The spiritual danger in self-degrading thoughts and feelings is that we will start to believe things such as, “God’s Holy Spirit can’t help someone like me” or “I’m helplessly addicted to sin” or even “I’m damned without any hope.”
These are some of the vicious lies Satan tells people to keep them in their sin and rebellion. (It has worked well for him over many millennia.) The enemy tells us that we’ll always live with the pigs, and eventually, over time, we will come to enjoy eating the pig slop. Sadly many accept that lie as the truth.
It is not.
God’s Holy Spirit is transformative and powerful; therefore, if we continue to think we are failures and worthless after receiving Spirit, what are we really saying? Do we doubt His power, or question His love? I hope not.
It’s time to come home.
“Because you have been down there Neo, you know that road, you know exactly where it ends. And I know that’s not where you want to be.”
“Watch, O Lord, with those who wake or weep tonight, and give your angels and saints charge over those who slumber.“
“Tend your sick ones, O Lord Christ,Rest your weary ones,Bless your dying ones,Soothe your suffering ones,Pity your afflicted ones,Shield your joyous ones,”
“And all for your love’s sake.”
Woven into this ancient ‘evening prayer’ is an idea of God meeting us with overflowing grace and kindness. There is a strong sense of God watching everyone! And there is also a “tending” sense that He has overall.
As I read this prayer, I seem to focus on the single phrase, “shield your joyous ones.” To think that these joyful people need protection strikes me as odd. Why do they even need a “shield?” Of all people, don’t they have it together?
God sees to our every need, and His flock can be incredibly needy.
As I thought it through, I started to realize that joy is its best standing in the shadow of warfare. The joyful ones are companions– “buddies” who share the same ‘fox hole’ on enemy lines. But this isn’t a grim thing, Nehemiah told those trying to build the city walls,
“The joy of the Lord is your strength”
Joy connects with the desperate need of the moment; it is the muscle of all ministry. And as a result, perhaps more vulnerable.
He didn’t say that the joy of the Lord is our happiness, cheeriness, or merriment.
But rather, joy would impart strength, and stiffen one’s ability to go to war for our brothers and sisters, our churches, and our communities. There are certain epoxy resins that will only harden when a special light is used on them. Maybe joy transforms into strength when we step toward our Father.
We need to spiritually protect and cover those who are His “joyous ones.” They can be found sprinkled throughout our churches and ministries. And they need us to shield them. They seem to be quite exceptional, and seemingly invulnerable. But that isn’t the case. We need to pray for them. Joyful people inspire me in battle.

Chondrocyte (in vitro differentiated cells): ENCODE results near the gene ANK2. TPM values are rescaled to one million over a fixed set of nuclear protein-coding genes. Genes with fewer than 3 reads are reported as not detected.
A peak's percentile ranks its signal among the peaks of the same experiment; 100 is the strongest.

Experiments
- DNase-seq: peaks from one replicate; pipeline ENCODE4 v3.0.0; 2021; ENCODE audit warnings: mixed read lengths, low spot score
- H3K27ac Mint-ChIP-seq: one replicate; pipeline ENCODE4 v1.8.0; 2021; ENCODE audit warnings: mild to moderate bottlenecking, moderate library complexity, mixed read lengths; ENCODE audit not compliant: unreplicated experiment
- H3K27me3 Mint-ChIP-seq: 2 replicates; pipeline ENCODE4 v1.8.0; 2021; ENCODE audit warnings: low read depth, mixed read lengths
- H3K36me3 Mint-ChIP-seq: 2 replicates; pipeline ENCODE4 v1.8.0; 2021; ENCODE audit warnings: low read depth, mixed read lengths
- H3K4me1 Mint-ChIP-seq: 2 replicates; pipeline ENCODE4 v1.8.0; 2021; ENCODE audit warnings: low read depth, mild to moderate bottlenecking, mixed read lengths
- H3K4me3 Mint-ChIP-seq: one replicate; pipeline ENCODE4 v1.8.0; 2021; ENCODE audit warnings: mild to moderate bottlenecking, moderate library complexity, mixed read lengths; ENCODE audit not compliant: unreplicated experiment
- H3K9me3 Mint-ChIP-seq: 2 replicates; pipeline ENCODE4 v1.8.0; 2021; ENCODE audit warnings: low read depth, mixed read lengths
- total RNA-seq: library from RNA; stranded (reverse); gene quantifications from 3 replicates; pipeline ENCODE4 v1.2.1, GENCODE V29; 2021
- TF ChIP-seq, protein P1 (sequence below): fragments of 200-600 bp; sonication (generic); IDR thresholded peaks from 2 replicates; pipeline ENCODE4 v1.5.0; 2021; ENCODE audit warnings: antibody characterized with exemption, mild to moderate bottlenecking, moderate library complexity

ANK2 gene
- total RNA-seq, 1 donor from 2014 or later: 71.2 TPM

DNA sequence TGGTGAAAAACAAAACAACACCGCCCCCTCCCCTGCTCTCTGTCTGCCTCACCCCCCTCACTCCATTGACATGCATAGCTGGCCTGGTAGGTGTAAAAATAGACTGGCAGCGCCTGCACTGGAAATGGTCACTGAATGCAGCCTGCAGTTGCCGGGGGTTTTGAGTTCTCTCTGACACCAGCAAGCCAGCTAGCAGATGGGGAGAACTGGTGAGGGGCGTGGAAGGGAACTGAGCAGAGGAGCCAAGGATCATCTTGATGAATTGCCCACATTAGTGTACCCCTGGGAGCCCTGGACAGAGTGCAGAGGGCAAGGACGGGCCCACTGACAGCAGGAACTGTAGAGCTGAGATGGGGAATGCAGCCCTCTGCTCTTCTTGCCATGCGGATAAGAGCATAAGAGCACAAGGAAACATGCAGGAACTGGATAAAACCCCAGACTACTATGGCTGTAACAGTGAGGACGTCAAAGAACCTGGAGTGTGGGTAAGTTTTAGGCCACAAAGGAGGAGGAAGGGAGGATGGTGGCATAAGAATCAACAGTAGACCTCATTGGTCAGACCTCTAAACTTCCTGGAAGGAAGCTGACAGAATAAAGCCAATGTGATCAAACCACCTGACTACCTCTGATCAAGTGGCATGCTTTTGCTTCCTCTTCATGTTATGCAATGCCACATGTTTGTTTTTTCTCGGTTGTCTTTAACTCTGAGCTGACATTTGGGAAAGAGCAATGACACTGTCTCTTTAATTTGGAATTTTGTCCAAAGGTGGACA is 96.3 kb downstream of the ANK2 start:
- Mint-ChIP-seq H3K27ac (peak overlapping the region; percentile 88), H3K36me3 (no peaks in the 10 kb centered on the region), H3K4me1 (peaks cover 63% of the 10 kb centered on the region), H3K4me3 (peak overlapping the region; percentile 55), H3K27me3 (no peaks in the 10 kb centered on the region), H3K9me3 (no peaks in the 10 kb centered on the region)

“The joy of the Lord will arm us against the assaults of our spiritual enemies and put our mouths out of taste for those pleasures with which the tempter baits his hooks.”
1. believing that people are motivated by self-interest; distrustful of human sincerity or integrity. Contemptuous; mocking; derisive; sarcastic.
I want to speak from my heart. I woke up this morning intensely cynical about the world. I hate to think I’m becoming critical or judgmental, but whatever it is I must take it in prayer to Jesus. I feel like I’ve been bit by a snake– a venomous one at that.
When I think of our Lord’s example, it helps a great deal. He knows every man’s heart and motives and that didn’t discourage him. He knew when he came what each of us had done, and was capable of doing.
There was this incident at the Temple:
23 Because of the miraculous signs Jesus did in Jerusalem at the Passover celebration, many began to trust in him. 24 But Jesus didn’t trust them, because he knew all about people. 25 No one needed to tell him about human nature, for he knew what was in each person’s heart.
John 2:23-25, NIV
People can’t be trusted. Our motives and our desires, although hidden from men, are clear to God. And yet He loves us deeply. And love, “keeps no record of wrongs” (1 Cor. 13:5.) In his humanity, Jesus was tempted in every way. Discouragement and despair over the sin of men were resisted.
We can become cynical and jaded over the repeated wrongs we see or hear– it’s easy to do. There can become a ‘coarsening’ and hardness of our hearts. That is dangerous. It requires a touch from Jesus. It means it’s time we get on our knees.
When Jesus sent out his disciples he encouraged them, ““Behold, I send you out as sheep in the midst of wolves. Therefore be wise as serpents and harmless as doves.” (Matt. 10:16.) He knew the hostile human heart had its own agendas– people would be like wolves. But though they would see first-hand the deceitfulness of many, they were to be wise and be completely harmless.
The Holy Spirit will keep us close as we seek his victory in this matter. We will be transformed into the likeness of Christ. Exchange your attitude with His. He will strengthen you. We can renounce the spirit of judgmentalism that is so pervasive. We will love the way he loves.
I know there is much more to say about this. But now the Spirit is prompting me to pray through this issue myself.
Cynicism and skepticism are the crudest form of quasi-intellectualism… Let the cynic become cynical of his cynicism and the skeptic skeptical of his skepticism and join the battle.